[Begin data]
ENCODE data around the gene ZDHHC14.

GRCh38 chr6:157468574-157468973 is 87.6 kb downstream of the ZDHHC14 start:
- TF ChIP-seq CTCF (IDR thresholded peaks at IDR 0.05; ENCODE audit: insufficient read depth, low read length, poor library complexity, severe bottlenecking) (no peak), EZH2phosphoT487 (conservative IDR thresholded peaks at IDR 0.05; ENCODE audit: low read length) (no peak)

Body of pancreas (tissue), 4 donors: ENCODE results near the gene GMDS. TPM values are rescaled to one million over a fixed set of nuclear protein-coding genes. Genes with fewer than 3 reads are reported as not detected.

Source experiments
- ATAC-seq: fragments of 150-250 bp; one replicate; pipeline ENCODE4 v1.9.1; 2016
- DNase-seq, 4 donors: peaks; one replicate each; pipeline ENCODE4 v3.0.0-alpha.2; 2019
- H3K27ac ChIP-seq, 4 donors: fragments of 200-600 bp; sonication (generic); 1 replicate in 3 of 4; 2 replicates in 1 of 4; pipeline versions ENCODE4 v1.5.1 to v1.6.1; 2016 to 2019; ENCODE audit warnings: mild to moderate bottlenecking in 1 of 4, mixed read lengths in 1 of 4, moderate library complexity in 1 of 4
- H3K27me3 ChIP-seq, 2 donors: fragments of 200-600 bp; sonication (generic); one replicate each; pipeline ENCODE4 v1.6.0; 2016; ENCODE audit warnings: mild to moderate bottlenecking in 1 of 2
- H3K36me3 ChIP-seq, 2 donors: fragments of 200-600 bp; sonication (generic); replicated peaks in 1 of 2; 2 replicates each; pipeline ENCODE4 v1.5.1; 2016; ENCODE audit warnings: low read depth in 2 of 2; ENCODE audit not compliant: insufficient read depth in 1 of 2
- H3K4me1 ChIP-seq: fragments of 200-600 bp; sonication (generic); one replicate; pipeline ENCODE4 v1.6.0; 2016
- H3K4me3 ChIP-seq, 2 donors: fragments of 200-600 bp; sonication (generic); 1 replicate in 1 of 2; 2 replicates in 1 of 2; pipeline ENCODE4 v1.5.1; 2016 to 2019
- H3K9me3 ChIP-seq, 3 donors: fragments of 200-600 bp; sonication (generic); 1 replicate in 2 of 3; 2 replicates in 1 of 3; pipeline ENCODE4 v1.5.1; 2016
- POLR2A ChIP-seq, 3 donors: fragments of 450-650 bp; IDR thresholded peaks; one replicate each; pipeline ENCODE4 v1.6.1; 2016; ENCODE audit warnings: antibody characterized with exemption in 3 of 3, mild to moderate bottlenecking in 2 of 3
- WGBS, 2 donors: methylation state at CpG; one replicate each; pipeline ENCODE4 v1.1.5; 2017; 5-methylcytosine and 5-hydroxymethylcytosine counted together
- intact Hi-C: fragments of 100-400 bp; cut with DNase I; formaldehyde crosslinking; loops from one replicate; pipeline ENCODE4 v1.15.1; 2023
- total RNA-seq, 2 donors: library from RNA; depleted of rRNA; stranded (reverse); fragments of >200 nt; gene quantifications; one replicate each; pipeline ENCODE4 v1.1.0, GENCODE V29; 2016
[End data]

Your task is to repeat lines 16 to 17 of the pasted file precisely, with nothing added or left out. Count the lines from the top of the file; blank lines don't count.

- intact Hi-C: fragments of 100-400 bp; cut with DNase I; formaldehyde crosslinking; loops from one replicate; pipeline ENCODE4 v1.15.1; 2023
- total RNA-seq, 2 donors: library from RNA; depleted of rRNA; stranded (reverse); fragments of >200 nt; gene quantifications; one replicate each; pipeline ENCODE4 v1.1.0, GENCODE V29; 2016